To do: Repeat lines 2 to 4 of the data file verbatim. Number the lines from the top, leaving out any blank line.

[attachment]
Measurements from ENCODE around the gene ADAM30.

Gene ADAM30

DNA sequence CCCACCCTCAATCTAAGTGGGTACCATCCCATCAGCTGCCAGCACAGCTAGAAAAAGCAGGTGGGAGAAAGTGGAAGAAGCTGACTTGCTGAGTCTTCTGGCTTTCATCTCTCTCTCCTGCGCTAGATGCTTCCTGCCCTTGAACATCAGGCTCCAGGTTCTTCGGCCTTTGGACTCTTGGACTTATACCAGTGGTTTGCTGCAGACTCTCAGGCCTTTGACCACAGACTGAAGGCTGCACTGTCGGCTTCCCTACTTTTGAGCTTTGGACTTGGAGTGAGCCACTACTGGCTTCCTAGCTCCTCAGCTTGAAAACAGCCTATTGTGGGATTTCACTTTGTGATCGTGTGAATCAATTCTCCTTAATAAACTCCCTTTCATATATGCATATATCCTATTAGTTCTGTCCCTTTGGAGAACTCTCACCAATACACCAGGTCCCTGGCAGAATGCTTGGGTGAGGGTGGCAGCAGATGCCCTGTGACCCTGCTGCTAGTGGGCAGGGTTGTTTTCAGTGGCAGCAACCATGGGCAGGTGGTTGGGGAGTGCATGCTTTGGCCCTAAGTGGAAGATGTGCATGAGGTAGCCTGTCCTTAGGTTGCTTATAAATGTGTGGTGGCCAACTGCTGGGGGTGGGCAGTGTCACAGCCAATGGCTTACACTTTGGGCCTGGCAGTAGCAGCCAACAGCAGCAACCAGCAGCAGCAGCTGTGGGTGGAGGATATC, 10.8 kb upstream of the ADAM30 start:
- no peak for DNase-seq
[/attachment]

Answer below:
Gene ADAM30

DNA sequence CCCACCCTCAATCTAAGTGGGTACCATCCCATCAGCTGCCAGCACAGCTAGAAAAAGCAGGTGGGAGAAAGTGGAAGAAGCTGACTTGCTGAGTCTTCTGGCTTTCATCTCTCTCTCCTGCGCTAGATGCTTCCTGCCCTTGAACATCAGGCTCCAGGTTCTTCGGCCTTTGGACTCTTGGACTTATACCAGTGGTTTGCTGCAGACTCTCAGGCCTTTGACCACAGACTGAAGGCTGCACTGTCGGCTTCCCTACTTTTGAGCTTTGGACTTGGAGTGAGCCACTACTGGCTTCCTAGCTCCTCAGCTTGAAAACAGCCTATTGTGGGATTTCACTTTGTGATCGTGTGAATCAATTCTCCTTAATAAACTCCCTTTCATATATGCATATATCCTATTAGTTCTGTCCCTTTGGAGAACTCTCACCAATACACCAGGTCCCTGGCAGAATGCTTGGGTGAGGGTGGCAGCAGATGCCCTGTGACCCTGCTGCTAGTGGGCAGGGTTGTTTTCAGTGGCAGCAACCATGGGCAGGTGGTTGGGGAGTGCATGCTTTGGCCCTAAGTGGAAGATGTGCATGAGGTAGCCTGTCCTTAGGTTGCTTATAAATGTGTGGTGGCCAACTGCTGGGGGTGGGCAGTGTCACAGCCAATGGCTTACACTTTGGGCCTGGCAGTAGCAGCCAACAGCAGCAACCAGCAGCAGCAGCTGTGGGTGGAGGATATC, 10.8 kb upstream of the ADAM30 start:
- no peak for DNase-seq